2. Go to the photo directory (you can select folders and it will recreate folder hierarchy in the new location so it will not just clump them all gotether... nice feature).
3. Drag folders or Add or Add All
4. Pick Output Format then Settings pick 100% quality & FLOAT
5. Select Output Location (create one anywhere you like)
6. Check "Use advanced options (Resize, Rotate, Crop, Color Depth, Adjustments, DPI, Text, Watermark and Border).
7. Next, check Rename, Keep Original Data/Time attribues and Ask before overwrite as needed.

Great little program IMO and I use it a lot to make contact sheets and to batch rename large amounts of directories of photos. Just be careful because their's no going back.


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tim
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Jun 19, 2008 23:22 |  #4

S-Man wrote in post #5756400external link
This is great info...Someone finally explained it to me how to process files in CS2/Bridge, and it's easy as pie. I really don't see the need for Lightroom since it's this easy, but I'm saying this having never used LR.
Kudos to you sir, for putting it in writing so simply! I vote for a sticky!

It will probably be added within the forum FAQ links. Now we just have to persuade people to read the FAQs before they ask a question.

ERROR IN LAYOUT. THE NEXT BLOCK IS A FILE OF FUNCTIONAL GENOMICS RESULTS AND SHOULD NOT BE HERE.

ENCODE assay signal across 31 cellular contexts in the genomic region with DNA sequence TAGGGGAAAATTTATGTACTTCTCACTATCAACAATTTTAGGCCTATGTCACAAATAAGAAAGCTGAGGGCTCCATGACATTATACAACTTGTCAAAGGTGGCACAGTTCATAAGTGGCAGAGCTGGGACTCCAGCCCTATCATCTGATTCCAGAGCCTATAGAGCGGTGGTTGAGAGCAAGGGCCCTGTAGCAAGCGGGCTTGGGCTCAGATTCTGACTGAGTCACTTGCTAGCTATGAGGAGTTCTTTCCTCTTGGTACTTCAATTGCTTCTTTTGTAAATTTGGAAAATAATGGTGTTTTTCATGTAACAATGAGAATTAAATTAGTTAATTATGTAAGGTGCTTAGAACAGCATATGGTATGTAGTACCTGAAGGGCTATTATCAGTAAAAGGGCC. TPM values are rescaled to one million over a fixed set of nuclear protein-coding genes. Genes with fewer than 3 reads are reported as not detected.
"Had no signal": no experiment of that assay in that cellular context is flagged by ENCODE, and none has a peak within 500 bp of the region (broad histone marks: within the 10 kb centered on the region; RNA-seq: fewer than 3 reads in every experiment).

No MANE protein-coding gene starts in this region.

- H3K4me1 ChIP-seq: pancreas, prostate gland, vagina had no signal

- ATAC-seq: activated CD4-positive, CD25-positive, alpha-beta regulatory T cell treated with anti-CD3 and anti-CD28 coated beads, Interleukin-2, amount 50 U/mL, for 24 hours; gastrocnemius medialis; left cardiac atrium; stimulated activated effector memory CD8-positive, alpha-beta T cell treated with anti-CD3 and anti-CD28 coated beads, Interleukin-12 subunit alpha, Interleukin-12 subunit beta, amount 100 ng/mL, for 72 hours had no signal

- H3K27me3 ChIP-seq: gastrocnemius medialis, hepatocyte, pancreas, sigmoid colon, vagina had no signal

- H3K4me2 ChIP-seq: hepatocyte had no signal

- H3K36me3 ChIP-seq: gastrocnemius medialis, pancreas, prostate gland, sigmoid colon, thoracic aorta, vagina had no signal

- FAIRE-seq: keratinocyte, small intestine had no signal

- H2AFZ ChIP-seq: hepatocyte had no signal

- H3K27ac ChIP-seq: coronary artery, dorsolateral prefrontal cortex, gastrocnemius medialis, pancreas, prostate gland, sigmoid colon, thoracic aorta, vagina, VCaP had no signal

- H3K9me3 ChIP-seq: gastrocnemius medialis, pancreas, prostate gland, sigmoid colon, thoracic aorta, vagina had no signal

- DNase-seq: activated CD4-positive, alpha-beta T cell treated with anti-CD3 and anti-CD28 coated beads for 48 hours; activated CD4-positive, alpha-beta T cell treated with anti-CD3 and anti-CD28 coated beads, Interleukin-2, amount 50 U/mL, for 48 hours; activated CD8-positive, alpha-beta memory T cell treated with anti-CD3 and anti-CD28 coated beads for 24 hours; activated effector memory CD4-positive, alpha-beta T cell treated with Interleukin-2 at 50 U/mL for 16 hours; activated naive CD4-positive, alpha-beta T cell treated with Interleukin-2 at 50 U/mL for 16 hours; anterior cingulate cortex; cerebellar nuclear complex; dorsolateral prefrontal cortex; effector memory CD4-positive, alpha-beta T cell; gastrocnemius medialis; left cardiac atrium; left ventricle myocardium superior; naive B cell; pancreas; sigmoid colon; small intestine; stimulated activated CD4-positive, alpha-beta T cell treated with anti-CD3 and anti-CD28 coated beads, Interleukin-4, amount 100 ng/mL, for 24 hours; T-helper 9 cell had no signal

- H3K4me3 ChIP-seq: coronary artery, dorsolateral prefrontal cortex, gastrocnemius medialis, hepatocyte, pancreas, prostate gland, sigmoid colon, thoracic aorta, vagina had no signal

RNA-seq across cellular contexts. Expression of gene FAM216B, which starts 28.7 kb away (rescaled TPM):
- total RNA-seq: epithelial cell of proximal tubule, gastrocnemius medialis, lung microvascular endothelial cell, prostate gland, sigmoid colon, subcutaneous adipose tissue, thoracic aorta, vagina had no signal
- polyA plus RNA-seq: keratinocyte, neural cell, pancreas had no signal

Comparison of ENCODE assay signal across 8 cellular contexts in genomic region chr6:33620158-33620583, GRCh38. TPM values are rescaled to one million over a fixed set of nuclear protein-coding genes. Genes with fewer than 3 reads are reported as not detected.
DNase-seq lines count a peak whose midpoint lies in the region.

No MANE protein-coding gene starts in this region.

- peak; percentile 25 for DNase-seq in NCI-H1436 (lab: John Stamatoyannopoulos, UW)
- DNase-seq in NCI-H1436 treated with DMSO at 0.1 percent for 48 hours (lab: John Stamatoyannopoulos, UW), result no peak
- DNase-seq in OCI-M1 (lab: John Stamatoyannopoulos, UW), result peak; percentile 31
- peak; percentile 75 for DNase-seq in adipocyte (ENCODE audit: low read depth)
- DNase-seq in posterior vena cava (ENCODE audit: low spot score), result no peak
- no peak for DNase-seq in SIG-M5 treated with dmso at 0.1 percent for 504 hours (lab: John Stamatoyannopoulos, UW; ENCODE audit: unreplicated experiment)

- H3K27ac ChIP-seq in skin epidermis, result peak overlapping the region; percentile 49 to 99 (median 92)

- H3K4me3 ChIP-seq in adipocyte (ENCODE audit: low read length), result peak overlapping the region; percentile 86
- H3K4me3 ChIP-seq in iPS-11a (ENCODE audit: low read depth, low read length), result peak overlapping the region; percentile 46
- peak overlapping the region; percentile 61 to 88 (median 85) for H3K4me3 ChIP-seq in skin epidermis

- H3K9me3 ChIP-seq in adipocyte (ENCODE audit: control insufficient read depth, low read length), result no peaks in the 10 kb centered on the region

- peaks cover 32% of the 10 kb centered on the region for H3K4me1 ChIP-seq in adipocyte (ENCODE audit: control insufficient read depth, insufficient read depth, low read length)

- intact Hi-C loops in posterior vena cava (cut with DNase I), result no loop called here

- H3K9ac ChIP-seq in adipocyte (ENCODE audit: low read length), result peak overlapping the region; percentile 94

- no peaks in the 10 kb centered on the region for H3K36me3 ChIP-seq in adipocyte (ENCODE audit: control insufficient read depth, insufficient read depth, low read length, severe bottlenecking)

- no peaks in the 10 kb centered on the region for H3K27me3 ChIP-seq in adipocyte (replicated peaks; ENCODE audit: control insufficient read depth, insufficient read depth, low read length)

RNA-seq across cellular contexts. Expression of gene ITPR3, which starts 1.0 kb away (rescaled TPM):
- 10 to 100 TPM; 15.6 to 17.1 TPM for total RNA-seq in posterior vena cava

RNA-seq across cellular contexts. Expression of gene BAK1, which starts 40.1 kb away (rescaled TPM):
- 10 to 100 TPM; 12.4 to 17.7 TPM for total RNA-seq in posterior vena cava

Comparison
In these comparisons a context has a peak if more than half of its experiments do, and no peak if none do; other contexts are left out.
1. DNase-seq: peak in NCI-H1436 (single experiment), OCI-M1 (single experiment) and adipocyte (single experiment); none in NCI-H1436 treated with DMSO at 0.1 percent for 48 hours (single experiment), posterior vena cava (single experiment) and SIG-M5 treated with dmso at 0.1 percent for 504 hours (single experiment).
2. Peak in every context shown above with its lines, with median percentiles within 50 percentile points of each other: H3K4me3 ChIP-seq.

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Paul ­ Tinworth
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Jun 20, 2008 03:11 |  #5

Thanks for taking the time to write that, Tim! Useful stuff. :)


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davidcrebelxt
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Jun 23, 2008 12:23 |  #6

I'll add here that if you shot RAW only and you need quick .jpgs batched out for sharing, or posting to web without processing AND you want it to match how camera would have done it, Zoombrowser left at its default settings tends to get you the closest.

(According to a reply I got from Canon Support, the processing algorithms in zoombrowser more closely match in-camera digic chip... DPP will get you close, but colors are often times muted, and other slight variations... not hard to overcome, but if you're after quick and dirty no-touch conversion to match camera, Zoombrowser seems to be the way to go.)


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blinded
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Jun 25, 2008 02:58 |  #7

Too bad you can't have lots of RAW converters all listed in the post.